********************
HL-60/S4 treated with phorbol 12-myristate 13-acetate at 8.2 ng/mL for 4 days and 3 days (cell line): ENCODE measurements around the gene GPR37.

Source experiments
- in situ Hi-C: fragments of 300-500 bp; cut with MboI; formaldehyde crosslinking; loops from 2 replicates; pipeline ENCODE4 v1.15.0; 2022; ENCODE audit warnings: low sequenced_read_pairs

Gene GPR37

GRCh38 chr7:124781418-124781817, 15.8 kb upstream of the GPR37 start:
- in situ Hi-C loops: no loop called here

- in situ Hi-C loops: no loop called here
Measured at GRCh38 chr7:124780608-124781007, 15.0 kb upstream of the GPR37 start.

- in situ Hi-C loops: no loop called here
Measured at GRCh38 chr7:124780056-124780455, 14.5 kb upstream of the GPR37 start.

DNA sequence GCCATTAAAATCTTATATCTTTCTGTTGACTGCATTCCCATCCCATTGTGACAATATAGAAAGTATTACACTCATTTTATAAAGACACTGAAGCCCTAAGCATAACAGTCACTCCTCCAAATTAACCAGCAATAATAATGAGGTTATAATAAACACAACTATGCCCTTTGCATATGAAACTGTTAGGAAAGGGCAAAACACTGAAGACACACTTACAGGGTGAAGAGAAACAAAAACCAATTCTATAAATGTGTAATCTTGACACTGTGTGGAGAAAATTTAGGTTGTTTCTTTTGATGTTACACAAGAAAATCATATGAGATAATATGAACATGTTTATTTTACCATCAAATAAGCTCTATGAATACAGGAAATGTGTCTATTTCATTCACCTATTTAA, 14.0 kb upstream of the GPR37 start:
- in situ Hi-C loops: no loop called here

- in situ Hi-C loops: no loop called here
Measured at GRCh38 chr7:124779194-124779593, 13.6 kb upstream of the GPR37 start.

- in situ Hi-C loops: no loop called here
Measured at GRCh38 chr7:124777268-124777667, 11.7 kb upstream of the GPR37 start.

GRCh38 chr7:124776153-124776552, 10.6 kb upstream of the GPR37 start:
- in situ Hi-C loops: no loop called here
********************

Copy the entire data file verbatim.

HL-60/S4 treated with phorbol 12-myristate 13-acetate at 8.2 ng/mL for 4 days and 3 days (cell line): ENCODE measurements around the gene GPR37.

Source experiments
- in situ Hi-C: fragments of 300-500 bp; cut with MboI; formaldehyde crosslinking; loops from 2 replicates; pipeline ENCODE4 v1.15.0; 2022; ENCODE audit warnings: low sequenced_read_pairs

Gene GPR37

GRCh38 chr7:124781418-124781817, 15.8 kb upstream of the GPR37 start:
- in situ Hi-C loops: no loop called here

- in situ Hi-C loops: no loop called here
Measured at GRCh38 chr7:124780608-124781007, 15.0 kb upstream of the GPR37 start.

- in situ Hi-C loops: no loop called here
Measured at GRCh38 chr7:124780056-124780455, 14.5 kb upstream of the GPR37 start.

DNA sequence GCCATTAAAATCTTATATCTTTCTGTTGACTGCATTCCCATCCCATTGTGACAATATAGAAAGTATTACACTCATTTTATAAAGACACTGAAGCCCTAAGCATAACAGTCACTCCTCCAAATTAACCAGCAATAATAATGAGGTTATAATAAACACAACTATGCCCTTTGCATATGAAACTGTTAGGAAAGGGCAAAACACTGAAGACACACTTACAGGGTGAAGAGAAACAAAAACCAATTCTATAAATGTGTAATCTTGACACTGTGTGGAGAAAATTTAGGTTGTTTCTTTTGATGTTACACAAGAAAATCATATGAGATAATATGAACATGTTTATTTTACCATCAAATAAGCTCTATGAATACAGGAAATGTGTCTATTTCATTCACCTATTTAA, 14.0 kb upstream of the GPR37 start:
- in situ Hi-C loops: no loop called here

- in situ Hi-C loops: no loop called here
Measured at GRCh38 chr7:124779194-124779593, 13.6 kb upstream of the GPR37 start.

- in situ Hi-C loops: no loop called here
Measured at GRCh38 chr7:124777268-124777667, 11.7 kb upstream of the GPR37 start.

GRCh38 chr7:124776153-124776552, 10.6 kb upstream of the GPR37 start:
- in situ Hi-C loops: no loop called here